To mark International Women’s Day, 8 March 2016, the Geological Society of London is holding a special exhibition showcasing a few of the pioneering activities of Etheldred Benett (1775-1845), who is recognised as the first female geologist.
|Figure 1 Silhouette of Etheldred Benett, [c.1837].|
Etheldred Benett was born on 22 July 1775 at Pyt House, Tisbury, Wiltshire, the eldest daughter of the local squire Thomas Benett. Benett and her sister Anna Maria were encouraged to pursue the study of natural history by their brother-in-law, the botanist Aylmer Bourke Lambert (1761–1842).
Whilst her sister concentrated on botany, Benett took up the newly fashionable study of fossils. Unlike her near contemporary, the working class Mary Anning (1799-1847), Benett was a woman of independent wealth (she never married) who pursued the acquisition and study of fossils for her own interest.
Most of her collection comprised Jurassic and Cretaceous specimens from her home county of Wiltshire but she also collected fossils from farther afield, notably during her holidays to the Dorset Coast. From at least 1809, people were recorded as visiting ‘Miss Benett’s collection’, and by 1810 she was engaging in correspondence with and sending material to other geologists and museums, including the Geological Society. The first recorded donation from her was in February 1813 when we received some ‘Siliceous petrifactions from Tisbury, Wiltshire’.
|Figure 2 Fossils from Wiltshire.|
|Figure 3 Fossils from Chicksgrove Quarry, Tisbury, Wiltshire.|
|Figure 4 Fossils from Weymouth, Dorset.|
Benett’s particular interest was the collection and study of fossil “Alcyonia” (sponges) which, according to her only publication ‘A Catalogue of Organic Remains of the County of Wiltshire’ (1831), Warminster apparently had in abundance, particularly to the west of the town.
Benett had hopes that she could encourage the male geological community to take an interest in her fossil sponges. However after patiently waiting a number of years and at least one of the three individuals she had in mind inconveniently dying, she took on the task herself. The genus Polypothecia had been used in a publication by J S Miller in 1822, but Benett was the first to use the name in a binomial combination .
Benett’s lost collection
Benett’s scientific endeavours may pre-date the more famous Mary Anning by at least a decade, but she is lesser known due to the nature and fate of her famous collection.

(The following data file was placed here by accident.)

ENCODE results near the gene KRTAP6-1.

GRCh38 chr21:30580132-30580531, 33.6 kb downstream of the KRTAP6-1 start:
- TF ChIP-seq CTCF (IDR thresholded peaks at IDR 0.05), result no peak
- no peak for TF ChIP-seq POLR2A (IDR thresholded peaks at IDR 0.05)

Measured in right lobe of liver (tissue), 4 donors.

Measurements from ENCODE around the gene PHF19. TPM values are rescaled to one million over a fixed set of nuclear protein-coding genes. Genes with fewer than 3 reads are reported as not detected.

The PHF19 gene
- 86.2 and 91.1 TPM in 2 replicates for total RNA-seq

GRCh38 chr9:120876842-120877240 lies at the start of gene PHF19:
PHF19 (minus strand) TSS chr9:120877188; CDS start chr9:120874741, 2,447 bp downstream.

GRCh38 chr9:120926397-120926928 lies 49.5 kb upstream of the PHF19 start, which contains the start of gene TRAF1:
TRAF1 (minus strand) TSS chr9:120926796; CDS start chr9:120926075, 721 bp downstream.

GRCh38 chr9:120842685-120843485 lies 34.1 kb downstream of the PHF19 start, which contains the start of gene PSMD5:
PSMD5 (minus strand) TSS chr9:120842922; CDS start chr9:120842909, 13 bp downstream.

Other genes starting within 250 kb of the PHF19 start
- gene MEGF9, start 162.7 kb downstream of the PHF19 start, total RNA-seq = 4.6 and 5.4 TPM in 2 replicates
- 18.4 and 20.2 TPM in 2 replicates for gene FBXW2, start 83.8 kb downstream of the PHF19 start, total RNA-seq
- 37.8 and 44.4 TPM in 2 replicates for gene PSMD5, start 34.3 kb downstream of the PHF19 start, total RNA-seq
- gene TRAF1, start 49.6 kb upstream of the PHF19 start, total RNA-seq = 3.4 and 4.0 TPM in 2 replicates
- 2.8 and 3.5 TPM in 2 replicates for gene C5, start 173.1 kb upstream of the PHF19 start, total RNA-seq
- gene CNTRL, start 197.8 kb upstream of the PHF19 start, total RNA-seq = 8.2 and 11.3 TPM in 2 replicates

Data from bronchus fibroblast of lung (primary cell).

|Figure 5 Fossil sponges Polypothecia quadriloba, from Warminster, Wiltshire.|
Thomas Bellerby Wilson (1807-1865). Wilson, an English expatriate living in Newark, Delaware, USA, spirited Benett’s collection away to America where he donated it to the Academy of Natural Sciences of Philadelphia in 1848. By the end of the 19th Century, her collection of modestly sized, handling specimens of English provincial strata was virtually forgotten. It would not be until the late 1980s that her collection began to be identified and Benett’s scientific reputation established once again.
Many thanks to Mike Howe & Louise Neep of the National Geological Repository (British Geological Survey), for arranging the loan of the specimens.
Guest blog by Caroline Lam, Archivist at the Geological Society, London
Figure 1 Silhouette of Etheldred Benett, [c.1837]. One of only three known likenesses of Benett, made during a trip to Bath.
Figure 2 Fossils from Wiltshire. In the foreground are three echini from Calne [Cidaris crenularis]. The printed location labels are Benett’s.
Figure 3 Fossils from Chicksgrove Quarry, Tisbury, Wiltshire, which accompanied two measured sections of the quarry which Benett commissioned and sent to the Society in 1815 & 1816.
Figure 4 Fossils from Weymouth, Dorset. Probably collected by Benett whilst holidaying in the area.
Figure 5 Fossil sponges Polypothecia quadriloba, from Warminster, Wiltshire. The genus labels are Benett’s, as is the handwriting indicating the species. The small number 20812, is the Society’s original accession label, from which we can tell that the specimen was received in April 1824. The tablet onto which the fossils were glued is from the Society’s old Museum.